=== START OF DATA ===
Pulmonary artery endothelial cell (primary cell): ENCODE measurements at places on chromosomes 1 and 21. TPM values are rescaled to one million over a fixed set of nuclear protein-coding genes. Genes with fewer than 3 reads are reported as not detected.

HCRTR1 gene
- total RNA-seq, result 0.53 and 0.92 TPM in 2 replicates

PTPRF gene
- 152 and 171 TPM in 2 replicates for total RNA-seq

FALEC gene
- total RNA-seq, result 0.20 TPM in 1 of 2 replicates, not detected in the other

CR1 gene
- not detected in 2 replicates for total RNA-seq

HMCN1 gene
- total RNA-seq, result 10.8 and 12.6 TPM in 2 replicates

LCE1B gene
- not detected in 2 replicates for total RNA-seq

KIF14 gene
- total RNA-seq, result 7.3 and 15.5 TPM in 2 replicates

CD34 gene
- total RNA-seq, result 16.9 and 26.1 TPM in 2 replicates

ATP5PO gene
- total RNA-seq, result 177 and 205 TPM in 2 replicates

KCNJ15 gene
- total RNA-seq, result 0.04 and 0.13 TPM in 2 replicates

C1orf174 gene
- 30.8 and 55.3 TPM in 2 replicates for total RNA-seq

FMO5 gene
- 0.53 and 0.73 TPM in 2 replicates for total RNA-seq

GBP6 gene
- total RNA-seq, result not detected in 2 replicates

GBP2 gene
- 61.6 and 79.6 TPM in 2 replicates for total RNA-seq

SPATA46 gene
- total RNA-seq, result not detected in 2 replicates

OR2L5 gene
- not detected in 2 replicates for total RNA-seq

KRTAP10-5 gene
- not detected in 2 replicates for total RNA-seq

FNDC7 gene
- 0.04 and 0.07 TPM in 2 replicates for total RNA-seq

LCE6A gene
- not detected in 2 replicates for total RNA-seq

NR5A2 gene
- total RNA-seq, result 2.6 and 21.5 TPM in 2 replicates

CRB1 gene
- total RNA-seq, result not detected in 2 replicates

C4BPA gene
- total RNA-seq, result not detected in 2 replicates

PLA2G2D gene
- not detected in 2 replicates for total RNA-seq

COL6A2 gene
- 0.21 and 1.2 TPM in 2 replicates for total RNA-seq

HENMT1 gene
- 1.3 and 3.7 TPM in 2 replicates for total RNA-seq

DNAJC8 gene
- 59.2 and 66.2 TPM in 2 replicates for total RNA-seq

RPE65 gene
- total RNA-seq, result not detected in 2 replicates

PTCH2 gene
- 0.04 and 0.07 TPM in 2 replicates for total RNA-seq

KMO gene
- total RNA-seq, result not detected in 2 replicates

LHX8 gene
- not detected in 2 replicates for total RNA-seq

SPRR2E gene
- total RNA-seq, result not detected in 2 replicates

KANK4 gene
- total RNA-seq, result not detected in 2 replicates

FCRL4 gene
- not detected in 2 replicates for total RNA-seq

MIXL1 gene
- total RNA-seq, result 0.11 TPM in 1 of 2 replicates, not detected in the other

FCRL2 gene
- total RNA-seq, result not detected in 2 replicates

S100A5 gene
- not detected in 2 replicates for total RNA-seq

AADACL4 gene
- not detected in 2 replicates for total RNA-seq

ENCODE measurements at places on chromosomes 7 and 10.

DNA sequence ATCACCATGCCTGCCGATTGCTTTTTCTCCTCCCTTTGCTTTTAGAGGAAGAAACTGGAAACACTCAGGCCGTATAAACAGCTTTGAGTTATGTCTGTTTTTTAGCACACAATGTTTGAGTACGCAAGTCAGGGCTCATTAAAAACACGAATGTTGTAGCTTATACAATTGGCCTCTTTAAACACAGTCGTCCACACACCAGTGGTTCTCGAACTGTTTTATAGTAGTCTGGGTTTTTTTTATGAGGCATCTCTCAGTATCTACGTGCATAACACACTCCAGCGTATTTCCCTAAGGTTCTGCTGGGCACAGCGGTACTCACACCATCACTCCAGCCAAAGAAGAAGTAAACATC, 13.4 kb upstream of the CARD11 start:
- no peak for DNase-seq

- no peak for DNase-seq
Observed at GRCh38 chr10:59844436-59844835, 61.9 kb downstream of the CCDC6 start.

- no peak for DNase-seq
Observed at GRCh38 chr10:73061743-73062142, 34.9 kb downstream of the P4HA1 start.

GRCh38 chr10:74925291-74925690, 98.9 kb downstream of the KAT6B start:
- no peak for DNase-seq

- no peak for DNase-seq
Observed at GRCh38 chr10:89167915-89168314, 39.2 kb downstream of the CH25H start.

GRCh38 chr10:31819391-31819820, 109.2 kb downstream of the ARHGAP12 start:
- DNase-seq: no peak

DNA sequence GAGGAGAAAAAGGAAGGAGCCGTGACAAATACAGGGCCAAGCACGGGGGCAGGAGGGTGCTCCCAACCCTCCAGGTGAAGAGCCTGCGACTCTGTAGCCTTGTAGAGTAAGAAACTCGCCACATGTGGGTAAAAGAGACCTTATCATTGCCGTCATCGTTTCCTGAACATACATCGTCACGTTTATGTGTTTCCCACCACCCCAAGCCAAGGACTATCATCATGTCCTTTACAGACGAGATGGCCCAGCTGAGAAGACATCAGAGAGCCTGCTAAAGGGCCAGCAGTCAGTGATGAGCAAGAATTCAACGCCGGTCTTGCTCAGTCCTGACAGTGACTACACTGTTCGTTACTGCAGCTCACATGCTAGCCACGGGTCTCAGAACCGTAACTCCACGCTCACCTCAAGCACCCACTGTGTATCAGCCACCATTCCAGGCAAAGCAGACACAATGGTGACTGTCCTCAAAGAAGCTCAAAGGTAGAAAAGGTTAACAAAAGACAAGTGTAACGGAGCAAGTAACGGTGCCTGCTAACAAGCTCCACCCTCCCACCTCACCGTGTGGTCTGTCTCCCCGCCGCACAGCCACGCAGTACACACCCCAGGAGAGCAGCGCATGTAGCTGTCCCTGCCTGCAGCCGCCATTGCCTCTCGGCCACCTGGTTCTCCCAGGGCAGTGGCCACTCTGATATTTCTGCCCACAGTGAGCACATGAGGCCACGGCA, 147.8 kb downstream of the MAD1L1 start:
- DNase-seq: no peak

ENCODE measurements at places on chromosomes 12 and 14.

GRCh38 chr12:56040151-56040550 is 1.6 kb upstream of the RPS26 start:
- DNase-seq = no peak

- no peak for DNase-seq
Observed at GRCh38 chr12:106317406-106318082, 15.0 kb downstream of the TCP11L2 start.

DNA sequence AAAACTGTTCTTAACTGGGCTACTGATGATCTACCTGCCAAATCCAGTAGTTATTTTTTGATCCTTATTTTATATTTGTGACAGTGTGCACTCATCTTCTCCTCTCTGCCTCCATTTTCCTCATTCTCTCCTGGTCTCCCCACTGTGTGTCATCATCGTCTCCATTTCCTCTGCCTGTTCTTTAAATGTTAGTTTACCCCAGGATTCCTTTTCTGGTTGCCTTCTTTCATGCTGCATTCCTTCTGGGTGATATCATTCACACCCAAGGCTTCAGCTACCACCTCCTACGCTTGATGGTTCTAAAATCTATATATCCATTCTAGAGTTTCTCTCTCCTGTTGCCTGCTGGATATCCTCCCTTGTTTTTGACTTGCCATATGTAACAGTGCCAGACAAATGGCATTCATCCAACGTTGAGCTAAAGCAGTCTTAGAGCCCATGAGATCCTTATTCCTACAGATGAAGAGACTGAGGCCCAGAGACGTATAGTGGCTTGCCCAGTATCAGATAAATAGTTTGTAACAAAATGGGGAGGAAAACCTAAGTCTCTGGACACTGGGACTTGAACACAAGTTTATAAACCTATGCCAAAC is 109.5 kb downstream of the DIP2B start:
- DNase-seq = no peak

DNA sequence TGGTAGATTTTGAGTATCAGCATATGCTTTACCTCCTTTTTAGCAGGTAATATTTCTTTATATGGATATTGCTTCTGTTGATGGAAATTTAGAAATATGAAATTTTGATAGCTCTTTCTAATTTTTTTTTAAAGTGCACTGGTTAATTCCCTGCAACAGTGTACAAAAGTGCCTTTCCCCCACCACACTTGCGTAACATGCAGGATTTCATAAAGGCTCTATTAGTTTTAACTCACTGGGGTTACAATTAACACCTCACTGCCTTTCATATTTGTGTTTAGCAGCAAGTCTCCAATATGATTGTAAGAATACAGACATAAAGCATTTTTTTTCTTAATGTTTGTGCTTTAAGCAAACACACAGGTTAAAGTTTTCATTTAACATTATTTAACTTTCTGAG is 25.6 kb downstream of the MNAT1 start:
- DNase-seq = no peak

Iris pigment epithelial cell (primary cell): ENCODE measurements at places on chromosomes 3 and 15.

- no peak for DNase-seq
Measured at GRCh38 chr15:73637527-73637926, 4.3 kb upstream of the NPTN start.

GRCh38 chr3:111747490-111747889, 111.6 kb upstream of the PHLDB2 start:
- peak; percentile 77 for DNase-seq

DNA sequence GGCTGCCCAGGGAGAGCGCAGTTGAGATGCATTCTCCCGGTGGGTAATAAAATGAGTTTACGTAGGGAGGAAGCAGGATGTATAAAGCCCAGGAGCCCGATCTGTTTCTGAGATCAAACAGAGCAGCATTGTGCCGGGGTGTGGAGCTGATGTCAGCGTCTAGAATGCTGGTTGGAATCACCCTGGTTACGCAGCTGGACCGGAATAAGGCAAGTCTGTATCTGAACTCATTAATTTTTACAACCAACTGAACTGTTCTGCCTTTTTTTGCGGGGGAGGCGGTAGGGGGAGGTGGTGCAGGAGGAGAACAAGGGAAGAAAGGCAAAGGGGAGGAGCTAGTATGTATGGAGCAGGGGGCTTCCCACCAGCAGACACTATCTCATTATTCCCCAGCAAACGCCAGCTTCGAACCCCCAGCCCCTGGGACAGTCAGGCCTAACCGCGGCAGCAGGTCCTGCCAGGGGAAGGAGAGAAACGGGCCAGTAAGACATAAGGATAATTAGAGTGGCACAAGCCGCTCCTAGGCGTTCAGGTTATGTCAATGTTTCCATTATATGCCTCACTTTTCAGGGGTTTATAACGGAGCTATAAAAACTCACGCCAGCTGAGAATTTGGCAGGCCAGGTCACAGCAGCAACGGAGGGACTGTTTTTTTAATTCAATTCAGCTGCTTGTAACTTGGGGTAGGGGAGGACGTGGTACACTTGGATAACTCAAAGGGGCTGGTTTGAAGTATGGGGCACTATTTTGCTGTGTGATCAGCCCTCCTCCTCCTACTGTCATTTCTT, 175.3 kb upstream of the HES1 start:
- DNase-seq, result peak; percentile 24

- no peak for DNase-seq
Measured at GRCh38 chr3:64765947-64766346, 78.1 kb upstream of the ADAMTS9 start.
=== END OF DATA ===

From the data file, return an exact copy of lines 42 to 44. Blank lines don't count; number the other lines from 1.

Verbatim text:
CRB1 gene
- total RNA-seq, result not detected in 2 replicates

C4BPA gene